Knuckle tattoos require serious commitment. In just eight letters, they announce to the world their owner’s mantra—the motto that guides their path in life. For some, LIVE FREE or LONE WOLF or STAY GOLD does the trick. For Chrissy Tashjian, frontwoman of the band Thin Lips, the choice for hers was easy: RIFF HARD.
“I love guitars so much. They’re my favorite thing,” Tashjian beams. “I love to talk about guitar tones. I don’t really like shredding—I love a riff.”
Her affection for riffs was immortalized on Thin Lips’ 2016 album Riff Hard, whose cover featured a photo of her inked knuckles. For the cover of the band’s follow-up, though, Tashjian wanted to celebrate the other love of her life: her friends. The record’s artwork showcases photos of 42 of her dear pals, arranged in a collage which she intended to look like the “gay Sgt. Pepper’s.”
“All the people on the album are my most favorite people—people I grew up with, people I’m friends with, people that I’ve known for years. They’re like my family,” Tashian says of her appropriately titled sophomore LP, Chosen Family. There are some recognizable faces in her chosen family—a few members of bands like Modern Baseball, Cayetana, Katie Ellen, and Hop Along, whose guitarist, Joe Reinhart, helped produced the record. The album also sees input from Hop Along frontwoman Frances Quinlan.
Tashjian seems to have found her kindred spirit in Quinlan, who, like Tashjian, fronts a band with her brother on drums. The two found each other a decade ago while living on the same block in Philadelphia.
“We just met randomly and our friendship was kind of adorable and awkward for a long time. We’re both super-weirdos and we got closer and closer,” says Tashjian, who contributed vocals on Hop Along’s previous three albums and is also a touring member of the band. “I don’t have a lot of close women friends that I play music with.”
"It's so wonderful when you meet someone and are immediately able to see their kind heart," says Quinlan. "Knowing Chrissy this long, I realize how rare and special that is."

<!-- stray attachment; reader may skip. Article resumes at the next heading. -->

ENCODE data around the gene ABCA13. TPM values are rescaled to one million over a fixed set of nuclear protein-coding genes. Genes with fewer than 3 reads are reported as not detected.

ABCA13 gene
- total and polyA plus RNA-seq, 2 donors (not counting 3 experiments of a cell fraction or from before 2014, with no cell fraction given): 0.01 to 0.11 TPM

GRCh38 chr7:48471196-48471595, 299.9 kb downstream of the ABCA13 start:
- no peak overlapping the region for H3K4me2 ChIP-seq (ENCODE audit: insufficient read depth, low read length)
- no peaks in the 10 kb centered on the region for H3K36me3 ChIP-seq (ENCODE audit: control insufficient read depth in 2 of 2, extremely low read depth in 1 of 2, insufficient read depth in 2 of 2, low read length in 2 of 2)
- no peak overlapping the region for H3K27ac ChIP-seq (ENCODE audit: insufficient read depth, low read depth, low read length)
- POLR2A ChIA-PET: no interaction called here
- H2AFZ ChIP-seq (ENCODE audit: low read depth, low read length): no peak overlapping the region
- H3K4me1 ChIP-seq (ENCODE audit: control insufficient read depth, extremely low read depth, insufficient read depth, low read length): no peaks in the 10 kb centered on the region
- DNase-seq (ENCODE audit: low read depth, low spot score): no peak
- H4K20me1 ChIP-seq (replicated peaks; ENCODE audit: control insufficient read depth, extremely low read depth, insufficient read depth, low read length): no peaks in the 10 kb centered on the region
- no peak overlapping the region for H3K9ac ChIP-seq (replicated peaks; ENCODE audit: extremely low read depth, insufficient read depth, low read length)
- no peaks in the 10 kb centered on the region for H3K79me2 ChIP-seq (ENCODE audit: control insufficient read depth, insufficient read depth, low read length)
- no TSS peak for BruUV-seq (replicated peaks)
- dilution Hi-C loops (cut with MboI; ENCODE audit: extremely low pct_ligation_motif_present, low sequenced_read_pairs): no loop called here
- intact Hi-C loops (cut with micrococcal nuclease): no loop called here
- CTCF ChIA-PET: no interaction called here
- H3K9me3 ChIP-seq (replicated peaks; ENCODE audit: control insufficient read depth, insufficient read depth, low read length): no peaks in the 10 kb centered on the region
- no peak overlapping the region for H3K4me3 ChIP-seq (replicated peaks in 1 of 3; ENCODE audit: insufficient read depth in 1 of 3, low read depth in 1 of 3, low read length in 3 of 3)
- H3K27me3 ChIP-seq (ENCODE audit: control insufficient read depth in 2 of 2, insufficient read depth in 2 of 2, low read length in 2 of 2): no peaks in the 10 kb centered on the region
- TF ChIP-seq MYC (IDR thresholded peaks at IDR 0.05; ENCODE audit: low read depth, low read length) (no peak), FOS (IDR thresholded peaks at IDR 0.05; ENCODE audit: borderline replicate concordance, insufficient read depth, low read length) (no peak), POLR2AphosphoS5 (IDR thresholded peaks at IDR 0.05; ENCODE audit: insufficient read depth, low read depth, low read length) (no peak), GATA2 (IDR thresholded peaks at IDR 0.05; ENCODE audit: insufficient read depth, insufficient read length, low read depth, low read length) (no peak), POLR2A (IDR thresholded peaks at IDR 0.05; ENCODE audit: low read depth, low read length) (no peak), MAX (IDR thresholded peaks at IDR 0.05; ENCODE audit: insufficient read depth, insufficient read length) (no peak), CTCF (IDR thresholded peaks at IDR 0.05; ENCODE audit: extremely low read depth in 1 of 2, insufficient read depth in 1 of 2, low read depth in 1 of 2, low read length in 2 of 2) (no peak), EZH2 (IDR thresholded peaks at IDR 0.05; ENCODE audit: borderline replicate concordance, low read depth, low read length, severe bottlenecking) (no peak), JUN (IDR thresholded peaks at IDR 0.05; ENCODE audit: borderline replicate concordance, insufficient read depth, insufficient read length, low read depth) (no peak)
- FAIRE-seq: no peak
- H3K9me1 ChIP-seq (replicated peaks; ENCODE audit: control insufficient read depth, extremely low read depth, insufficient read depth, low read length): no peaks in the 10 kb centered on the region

Chosen Family is a 13-song celebration of good riffs and good friends. At times, Tashjian expels the bad vibes that don’t fit into either category. On the album’s opener, for example, she takes aim at a woman who put her through a toxic living situation.
“She just always made me feel so crazy, like everything was my fault,” says Tashjian. “The thing about gaslighting is that it makes you feel like a crazy person, like you’re a lunatic.”
Tashjian literally penned the gaslight anthem. “I was like, 'Ah, too bad Gaslight Anthem is a band already.’ But then I was like, ‘Well, it’s not a song, so I guess I’ll just call it that.’” Hence, the song’s extremely literal title, “Gaslight Anthem (The Song Not The Band),” which she hopes the New Jersey band will have a sense of humor about. “I hope we don’t don’t get sued,” she laughs.
Chosen Family covers a lot of ground. It’s about, as Tashjian summarizes, “ex girlfriends, my brother dying, quitting smoking, panic disorder, self-doubt, living as a homo and a butch woman in a world that’s not great for being either of those things, being vulnerable, and loving and living despite the modern hellscape.” But at its heart, Chosen Family is Tashjian’s love letter to the people who made all these things easier to face, and those who made the album’s existence possible.
“I wouldn’t be playing music or writing music or doing any of the things I do without those people in my life," says Tashjian. "I’m a very anxious person so I rely on my community in everything I do. And in return I hope I supply some things they need.”